Donald Trump is a liar. About a week and a half ago he went on TV and said that he had witnessed “thousands” of Muslim Americans in New Jersey “cheering” on Sept. 11, 2001, as the World Trade Center collapsed into rubble. “It was on television,” Trump insisted. “I saw it.” In the days since he’s been pushing back against an avalanche of fact-checks, pointing to various snippets of contemporaneous news reports that make vague references to law enforcement agencies investigating small groups of Muslims in New Jersey. None of it corroborates his original claim to have witnessed TV reports of thousands of celebrating Muslims, but Trump (with the help of credulous and fawning pro-Trump conservative websites) is nonetheless claiming vindication.
One of the supposedly vindicating sources Trump pointed to was an Op-Ed published on Infowars.com, the website of radio host Alex Jones. And just yesterday, Trump sat down for a half-hour interview with Jones to discuss, among other things, Trump’s correctness about Muslims on 9/11. This was an important moment in the 2016 presidential race not because of anything that was said during the interview, but because the interview itself took place. Donald Trump is the front-running candidate for the Republican presidential nomination, and he had a long friendly chat with Alex Jones, an authentic lunatic and scam artist “who has made a career out of rage-induced conspiracy theories.”
Jones may not be a household name, but he has a large and devoted audience that eats up his angry conspiracism and happily forks over money for his bogus herbal supplements and doomsday preparation gear. Rand Paul (who is something of a conspiracy theorist himself) has a long history with Jones, but moved to distance himself from the crazy loud man heading into 2016, recognizing that he didn’t need Jones’ toxic baggage weighing him down. Trump, however, has happily brought this birther and 9/11 conspiracy theorist right to the forefront of 2016 media coverage.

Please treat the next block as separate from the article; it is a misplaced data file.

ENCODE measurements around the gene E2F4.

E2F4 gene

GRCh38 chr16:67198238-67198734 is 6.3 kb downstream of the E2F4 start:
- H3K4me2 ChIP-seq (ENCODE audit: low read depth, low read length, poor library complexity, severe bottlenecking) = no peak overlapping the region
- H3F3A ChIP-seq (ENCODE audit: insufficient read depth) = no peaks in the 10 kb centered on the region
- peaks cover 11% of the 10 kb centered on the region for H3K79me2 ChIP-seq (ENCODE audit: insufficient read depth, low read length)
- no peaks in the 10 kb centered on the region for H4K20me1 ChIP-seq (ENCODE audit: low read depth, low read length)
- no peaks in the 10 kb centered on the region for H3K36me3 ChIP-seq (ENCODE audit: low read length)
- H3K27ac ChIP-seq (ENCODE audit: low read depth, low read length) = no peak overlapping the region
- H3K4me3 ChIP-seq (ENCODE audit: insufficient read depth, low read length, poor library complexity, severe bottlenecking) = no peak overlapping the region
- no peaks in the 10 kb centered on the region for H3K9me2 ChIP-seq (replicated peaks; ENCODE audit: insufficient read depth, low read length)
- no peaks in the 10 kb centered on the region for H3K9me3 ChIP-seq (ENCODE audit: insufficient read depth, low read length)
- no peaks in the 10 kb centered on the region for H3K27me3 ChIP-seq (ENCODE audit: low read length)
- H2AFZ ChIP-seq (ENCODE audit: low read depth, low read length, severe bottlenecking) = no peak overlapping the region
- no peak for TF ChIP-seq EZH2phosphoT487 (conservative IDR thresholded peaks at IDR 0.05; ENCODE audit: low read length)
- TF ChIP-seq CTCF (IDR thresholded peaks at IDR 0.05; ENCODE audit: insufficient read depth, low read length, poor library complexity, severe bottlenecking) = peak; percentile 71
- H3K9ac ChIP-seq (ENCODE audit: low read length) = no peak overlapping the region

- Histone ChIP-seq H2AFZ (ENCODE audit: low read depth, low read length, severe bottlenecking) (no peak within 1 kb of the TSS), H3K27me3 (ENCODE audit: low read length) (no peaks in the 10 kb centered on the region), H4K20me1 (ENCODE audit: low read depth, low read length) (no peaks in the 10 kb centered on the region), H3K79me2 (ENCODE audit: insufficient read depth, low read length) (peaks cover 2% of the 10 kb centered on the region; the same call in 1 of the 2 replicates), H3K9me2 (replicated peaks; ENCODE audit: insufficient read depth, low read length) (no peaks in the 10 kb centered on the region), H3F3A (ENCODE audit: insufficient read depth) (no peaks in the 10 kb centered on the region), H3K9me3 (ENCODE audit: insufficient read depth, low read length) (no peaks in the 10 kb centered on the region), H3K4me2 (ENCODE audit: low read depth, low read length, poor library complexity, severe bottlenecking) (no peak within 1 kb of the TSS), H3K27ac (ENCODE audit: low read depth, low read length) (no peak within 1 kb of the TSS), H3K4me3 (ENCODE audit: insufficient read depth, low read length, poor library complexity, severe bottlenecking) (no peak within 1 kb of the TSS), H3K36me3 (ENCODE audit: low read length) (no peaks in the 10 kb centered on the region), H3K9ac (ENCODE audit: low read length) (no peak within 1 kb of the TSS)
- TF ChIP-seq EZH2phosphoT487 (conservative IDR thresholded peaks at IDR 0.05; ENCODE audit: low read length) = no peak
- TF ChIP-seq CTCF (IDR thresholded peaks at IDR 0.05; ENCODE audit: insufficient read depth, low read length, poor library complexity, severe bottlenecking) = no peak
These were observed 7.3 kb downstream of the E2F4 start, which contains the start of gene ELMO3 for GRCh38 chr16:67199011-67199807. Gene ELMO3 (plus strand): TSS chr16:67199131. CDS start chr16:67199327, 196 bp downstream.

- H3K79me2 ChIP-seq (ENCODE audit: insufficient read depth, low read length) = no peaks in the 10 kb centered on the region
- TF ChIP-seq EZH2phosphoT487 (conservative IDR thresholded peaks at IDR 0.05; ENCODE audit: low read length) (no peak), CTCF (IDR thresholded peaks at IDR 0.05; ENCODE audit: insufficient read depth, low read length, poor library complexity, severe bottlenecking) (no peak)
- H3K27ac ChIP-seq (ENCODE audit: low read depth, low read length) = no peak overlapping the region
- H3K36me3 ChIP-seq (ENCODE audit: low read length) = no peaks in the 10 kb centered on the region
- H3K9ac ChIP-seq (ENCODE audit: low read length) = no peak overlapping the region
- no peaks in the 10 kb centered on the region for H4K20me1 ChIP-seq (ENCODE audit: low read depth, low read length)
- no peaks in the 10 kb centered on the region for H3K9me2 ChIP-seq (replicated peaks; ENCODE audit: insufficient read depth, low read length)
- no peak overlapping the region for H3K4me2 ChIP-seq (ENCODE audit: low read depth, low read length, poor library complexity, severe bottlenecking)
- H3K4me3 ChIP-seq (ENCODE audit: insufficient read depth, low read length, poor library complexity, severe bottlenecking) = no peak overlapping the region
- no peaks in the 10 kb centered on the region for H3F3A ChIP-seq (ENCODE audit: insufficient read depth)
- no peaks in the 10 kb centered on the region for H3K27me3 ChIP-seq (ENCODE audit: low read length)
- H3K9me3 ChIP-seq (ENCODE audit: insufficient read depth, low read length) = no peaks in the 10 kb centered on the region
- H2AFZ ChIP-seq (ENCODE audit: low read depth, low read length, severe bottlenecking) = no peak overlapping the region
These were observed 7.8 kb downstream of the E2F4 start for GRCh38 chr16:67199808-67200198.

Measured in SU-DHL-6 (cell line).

This is actually a running theme of the 2016 election. The large Republican field contains a number of candidates who have direct links to people who populate the eccentric and scummy underbelly of conservative and libertarian politics. As these candidates have risen in the polls, intense press scrutiny has helped draw the extremists and hucksters in their orbits out of the shadows.
Earlier this year, when Mike Huckabee was entertaining the prospect of another presidential campaign, the New York Times reported on the former Arkansas governor’s work as a pitchman for companies promoting dubious health products, like a cinnamon-based diabetes treatment, and “a miracle cure for cancer hidden in the Bible.” Mother Jones’ Tim Murphy investigated the company behind these scams, Agora Inc., which has been “stirring up and cashing in on the conservative psyche” since the late '70s. As Murphy writes, Agora’s business model took off during the Clinton administration when conservative paranoia and conspiracism spiked. The company and its properties have been fined and reprimanded by several government agencies for fraud and making false statements.
Huckabee’s not the only candidate with ties to a disreputable vendor of health products. Ben Carson has a long-standing relationship to Mannatech, a company that makes “nutritional supplements” and, as Gizmodo dryly noted, resembles a “pyramid-shaped business organization.” The company was charged with fraud in Texas for claiming its supplements could cure autism and cancer, among other diseases. At the CNBC debate in October, Carson vehemently (and falsely) denied having a relationship with Mannatech, but also acknowledged giving speeches promoting the company and its products.
And then there’s Ted Cruz. The Texas senator recently faced some uncomfortable questions for his appearance last month (along with Huckabee and Bobby Jindal) at a conference organized by Kevin Swanson, an anti-gay extremist who speaks openly about putting gay people to death. MSNBC’s Rachel Maddow asked Cruz’s campaign to respond to Swanson’s opinions about executing people simply for being gay, and the campaign refused to distance itself from Swanson, saying only that his remarks were “not explicit” enough to warrant further comment.
All these people are running for president! Some of them even stand a decent chance of capturing the nomination of their party. And through their attempts to rise to the top of American politics, they’re bringing to light some of the muck and grime that usually stays safely buried within the right-wing fever swamp.